Health Minister says police involvement in mobile mental health units will be a ‘rare event’ | Canada | News

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P.E.I.’s minister of health has downplayed the leadership role that Island EMS will be playing with the new mobile mental health units and has said involvement of police with the units will be a “rare event”.

On Wednesday, Ernie Hudson told reporters that calls received by mobile mental health units, which will involve clinicians visiting individuals directly in their homes, will likely not involve police. Previously, staff with Health P.E.I. had said plainclothes officers would attend most or all calls with mental health nurses or social workers as a safety precaution.

Hudson said after calls from individuals facing a mental health crisis are received, a team involving either a social worker or a nurse will be dispatched, along with a paramedic from Medavie, which is the parent company of Island EMS. 

“I would anticipate that it would be a fairly rare event. But in (that) event, when that call comes in (and) is triaged, in this particular case we should have law enforcement as well,” Hudson said

Hudson has faced questions about the service after staff with his department confirmed to CBC earlier this month that the service would be managed by Medavie.

During question period on Wednesday, Green MLA Trish Altass raised several questions about the lack of consultation with three Island unions – CUPE 3324 representing P.E.I. paramedics, the P.E.I. Nurses Union and the Union of Public Sector Employees, which represents some Health P.E.I staff. Two of these unions have said placing Medavie in a management role of the service constitutes a privatization of a health service. 

Green MLA Trish Altass called the managerial role of Medavie with the mobile mental health units a form of 'privatization.' - Stu Neatby
Green MLA Trish Altass called the managerial role of Medavie with the mobile mental health units a form of ‘privatization.’ – Stu Neatby

“Privatization of a health-care service – that is a slippery, slippery slope,” Altass said.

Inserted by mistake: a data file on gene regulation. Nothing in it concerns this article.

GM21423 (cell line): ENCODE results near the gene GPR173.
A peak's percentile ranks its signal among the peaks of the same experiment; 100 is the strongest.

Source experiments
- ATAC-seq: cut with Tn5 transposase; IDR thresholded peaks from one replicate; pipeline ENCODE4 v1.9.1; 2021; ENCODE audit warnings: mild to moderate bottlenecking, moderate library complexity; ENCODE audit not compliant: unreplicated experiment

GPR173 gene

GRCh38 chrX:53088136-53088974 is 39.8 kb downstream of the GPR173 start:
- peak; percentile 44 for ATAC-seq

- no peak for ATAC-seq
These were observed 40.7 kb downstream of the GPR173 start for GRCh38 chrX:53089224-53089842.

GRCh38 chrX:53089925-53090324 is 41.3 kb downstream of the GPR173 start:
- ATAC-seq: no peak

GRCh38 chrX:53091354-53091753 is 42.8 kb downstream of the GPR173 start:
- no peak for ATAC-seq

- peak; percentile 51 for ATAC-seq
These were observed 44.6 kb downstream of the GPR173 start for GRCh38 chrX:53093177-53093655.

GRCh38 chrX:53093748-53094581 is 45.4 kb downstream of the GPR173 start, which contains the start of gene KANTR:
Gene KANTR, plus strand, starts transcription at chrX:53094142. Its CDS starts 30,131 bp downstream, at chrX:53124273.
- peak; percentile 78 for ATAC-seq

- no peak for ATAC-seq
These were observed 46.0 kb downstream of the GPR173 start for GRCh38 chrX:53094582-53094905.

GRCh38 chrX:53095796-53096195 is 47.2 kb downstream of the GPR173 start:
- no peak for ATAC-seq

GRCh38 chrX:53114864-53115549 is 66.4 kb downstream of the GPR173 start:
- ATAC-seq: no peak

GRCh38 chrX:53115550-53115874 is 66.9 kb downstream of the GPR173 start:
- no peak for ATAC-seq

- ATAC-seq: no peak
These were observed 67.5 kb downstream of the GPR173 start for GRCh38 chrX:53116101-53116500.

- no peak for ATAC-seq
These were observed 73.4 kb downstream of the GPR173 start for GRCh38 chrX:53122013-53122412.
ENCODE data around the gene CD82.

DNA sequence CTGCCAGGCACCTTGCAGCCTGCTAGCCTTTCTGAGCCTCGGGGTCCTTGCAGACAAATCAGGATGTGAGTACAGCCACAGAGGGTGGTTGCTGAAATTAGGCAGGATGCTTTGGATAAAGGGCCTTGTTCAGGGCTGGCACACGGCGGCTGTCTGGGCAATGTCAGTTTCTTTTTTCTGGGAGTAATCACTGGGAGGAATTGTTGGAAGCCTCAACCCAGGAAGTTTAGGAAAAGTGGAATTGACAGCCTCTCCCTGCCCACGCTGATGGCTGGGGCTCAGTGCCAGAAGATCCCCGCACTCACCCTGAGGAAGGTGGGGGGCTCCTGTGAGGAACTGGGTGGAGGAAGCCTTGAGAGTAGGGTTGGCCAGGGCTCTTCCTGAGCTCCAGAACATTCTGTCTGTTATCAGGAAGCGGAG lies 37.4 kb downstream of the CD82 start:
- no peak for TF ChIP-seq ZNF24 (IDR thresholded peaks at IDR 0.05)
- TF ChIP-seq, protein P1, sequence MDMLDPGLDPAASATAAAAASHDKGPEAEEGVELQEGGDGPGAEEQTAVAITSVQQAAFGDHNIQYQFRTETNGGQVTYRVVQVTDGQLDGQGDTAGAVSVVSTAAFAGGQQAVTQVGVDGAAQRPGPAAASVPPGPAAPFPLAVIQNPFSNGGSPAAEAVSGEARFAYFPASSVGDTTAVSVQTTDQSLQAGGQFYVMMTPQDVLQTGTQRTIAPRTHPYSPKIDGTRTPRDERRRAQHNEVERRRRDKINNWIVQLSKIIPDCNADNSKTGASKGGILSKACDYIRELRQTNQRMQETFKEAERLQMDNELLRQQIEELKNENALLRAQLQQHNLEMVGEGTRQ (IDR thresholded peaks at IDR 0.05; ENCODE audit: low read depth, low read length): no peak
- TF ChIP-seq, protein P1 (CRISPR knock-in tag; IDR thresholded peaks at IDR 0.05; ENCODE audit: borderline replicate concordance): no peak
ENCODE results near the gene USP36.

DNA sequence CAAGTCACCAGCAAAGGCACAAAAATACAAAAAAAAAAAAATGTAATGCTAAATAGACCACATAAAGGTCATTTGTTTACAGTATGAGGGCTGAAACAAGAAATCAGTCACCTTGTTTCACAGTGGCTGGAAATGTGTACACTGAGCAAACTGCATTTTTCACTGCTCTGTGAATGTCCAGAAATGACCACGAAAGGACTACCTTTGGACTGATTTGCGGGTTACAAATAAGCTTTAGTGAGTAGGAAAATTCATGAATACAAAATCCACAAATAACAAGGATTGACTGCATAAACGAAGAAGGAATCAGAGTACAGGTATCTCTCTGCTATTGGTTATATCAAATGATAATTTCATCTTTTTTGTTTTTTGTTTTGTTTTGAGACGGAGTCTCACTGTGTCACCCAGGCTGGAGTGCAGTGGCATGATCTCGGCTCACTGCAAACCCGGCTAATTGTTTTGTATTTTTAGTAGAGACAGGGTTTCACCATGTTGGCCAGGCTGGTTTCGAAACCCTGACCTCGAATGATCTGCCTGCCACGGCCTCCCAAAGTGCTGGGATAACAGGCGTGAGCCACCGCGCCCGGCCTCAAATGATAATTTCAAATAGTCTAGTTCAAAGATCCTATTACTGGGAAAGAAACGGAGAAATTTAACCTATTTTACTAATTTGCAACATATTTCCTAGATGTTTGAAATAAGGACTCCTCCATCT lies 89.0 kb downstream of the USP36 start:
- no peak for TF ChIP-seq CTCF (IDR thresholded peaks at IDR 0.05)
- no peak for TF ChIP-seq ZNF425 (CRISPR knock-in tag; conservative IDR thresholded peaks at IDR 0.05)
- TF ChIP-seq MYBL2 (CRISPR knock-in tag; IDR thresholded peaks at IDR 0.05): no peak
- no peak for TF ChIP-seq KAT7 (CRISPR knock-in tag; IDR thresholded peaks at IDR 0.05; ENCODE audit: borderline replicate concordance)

“Why did you decide to privatize this health-care service, and do you have any plans to privatize any other health-care services?”

“I cannot emphasize too much that this is not – it is not privatization of any service,” Hudson said.

“If it was privatization, would Health P.E.I. be hiring 12 new positions to provide this very needed service to Islanders? My answer to that would be no.”

In an interview after question period, Hudson told reporters that Medavie will not be managing the mobile mental health units. 

“As far as the management of the service, it’s going to be the Department of Health and Wellness,” Hudson said.

“It is a service that is going to be delivered by Health P.E.I. And certainly, Medavie is a very valuable partner.”

Hudson did not deny that Medavie would be involved in setting schedules for nurses or other Health P.E.I. staff involved in the unit. Scheduling is often a management responsibility. 

But Hudson said hiring would not be led by Medavie and would go through the province’s Public Service Commission.

Hudson also said an agreement has not yet been signed with Medavie. 

But unions were left with a different perspective after meeting with staff from the Department of Health and Wellness on Monday. A PowerPoint presentation from this meeting, posted online by CUPE 3324, included a slide that said Medavie “will operationalize and manage the Integrated Mobile Mental Health and Addictions response service”.

Mobile Mental Health Response Teams by The Guardian on Scribd

“We found out last week that our employees have already been moved over to Medavie/Blue Cross headquarters,” Barbara Brookins, president of the P.E.I. Nurses Union told The Guardian.

“It doesn’t seem like a very good business decision to move your employees and a service into a private employer if you don’t have a contract.”

Brookins also said most positions with the mobile mental health service have not yet been hired. She believes the role of Medavie constitutes privatization.

Jason Woodbury, president of CUPE 3324, said paramedics have been left in the dark about how the mobile mental health units will work. 

“There was no communication to our union whatsoever,” Woodbury said.

Department of Health staff told a standing committee in February that the mobile mental health teams would provide better mental health care to individuals and would reduce demands on emergency rooms. The department previously said the service would be operational in early 2021.

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